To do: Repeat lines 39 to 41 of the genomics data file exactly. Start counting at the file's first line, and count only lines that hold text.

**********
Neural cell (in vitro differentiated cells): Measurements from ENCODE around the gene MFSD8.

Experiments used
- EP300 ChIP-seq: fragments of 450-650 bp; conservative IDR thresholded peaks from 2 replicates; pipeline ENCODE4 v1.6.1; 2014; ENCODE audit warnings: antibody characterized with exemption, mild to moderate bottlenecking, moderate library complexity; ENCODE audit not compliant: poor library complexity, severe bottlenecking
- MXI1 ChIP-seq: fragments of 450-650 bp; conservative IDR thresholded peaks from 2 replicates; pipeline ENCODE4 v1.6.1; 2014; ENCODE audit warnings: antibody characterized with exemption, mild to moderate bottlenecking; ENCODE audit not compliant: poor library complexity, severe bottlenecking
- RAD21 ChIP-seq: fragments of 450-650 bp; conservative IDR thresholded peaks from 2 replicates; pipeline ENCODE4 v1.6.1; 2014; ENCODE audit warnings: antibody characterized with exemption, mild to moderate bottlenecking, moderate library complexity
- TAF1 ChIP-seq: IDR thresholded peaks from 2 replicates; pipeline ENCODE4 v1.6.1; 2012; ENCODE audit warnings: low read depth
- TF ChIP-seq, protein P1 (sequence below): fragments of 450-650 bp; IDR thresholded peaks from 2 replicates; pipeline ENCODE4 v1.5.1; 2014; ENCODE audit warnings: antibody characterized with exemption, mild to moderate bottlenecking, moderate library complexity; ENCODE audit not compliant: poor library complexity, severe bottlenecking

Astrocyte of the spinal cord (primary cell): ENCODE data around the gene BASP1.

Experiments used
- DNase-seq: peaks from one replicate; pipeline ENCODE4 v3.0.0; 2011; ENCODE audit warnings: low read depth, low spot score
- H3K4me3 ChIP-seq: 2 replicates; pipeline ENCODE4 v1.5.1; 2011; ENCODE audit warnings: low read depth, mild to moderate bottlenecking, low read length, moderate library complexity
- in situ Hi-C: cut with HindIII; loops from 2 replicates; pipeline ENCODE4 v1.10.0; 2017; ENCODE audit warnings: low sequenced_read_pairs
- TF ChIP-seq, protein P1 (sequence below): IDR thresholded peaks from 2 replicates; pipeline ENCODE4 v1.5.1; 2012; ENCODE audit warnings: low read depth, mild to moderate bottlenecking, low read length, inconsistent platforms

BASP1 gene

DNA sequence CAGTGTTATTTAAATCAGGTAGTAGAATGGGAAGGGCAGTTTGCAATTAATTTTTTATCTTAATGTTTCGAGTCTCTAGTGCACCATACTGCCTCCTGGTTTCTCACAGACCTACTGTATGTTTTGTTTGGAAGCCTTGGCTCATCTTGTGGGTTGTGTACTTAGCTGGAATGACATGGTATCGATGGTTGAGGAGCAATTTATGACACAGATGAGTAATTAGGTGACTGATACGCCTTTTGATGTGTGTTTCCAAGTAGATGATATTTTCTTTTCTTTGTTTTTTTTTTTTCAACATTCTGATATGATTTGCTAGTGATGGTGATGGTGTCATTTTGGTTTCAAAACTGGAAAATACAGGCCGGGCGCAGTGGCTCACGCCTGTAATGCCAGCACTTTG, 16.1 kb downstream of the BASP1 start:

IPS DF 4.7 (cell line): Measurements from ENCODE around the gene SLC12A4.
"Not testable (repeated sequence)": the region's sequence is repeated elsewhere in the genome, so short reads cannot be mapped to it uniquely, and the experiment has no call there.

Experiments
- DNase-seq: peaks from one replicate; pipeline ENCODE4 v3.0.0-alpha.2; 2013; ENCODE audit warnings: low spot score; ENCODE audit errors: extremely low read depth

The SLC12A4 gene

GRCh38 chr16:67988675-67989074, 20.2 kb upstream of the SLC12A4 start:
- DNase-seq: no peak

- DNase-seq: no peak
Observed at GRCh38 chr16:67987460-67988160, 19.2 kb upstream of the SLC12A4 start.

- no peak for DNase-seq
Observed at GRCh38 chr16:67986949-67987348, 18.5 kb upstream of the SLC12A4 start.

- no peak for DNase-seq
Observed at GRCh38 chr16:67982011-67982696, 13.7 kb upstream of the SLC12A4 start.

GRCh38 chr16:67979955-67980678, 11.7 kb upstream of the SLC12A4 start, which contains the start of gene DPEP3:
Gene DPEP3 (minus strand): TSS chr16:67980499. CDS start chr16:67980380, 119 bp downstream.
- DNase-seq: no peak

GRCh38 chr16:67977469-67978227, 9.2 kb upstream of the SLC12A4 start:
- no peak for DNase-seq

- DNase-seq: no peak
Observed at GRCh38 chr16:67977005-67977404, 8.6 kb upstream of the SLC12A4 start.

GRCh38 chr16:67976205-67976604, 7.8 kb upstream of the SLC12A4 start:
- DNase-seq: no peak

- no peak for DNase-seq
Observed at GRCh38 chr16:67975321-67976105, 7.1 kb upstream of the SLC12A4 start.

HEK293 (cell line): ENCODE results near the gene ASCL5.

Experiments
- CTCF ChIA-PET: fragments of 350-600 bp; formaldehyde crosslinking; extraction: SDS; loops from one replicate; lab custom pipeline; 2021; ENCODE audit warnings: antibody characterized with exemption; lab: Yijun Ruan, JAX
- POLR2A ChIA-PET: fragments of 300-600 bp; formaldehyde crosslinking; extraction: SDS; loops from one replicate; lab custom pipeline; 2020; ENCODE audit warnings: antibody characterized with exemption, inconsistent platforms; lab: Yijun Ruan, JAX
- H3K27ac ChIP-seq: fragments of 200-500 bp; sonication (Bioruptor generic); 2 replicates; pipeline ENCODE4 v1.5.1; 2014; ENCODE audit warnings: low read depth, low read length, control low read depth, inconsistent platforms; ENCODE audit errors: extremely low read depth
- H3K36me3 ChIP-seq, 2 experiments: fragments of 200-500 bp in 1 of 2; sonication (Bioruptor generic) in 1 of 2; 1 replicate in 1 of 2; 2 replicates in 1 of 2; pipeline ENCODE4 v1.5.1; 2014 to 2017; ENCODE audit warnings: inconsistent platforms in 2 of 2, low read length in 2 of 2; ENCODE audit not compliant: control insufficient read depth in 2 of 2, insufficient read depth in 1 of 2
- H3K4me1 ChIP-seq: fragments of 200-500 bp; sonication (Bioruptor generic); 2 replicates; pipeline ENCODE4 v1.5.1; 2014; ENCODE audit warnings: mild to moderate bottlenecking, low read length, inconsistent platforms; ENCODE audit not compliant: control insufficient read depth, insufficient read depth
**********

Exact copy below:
Observed at GRCh38 chr16:67975321-67976105, 7.1 kb upstream of the SLC12A4 start.

HEK293 (cell line): ENCODE results near the gene ASCL5.

Experiments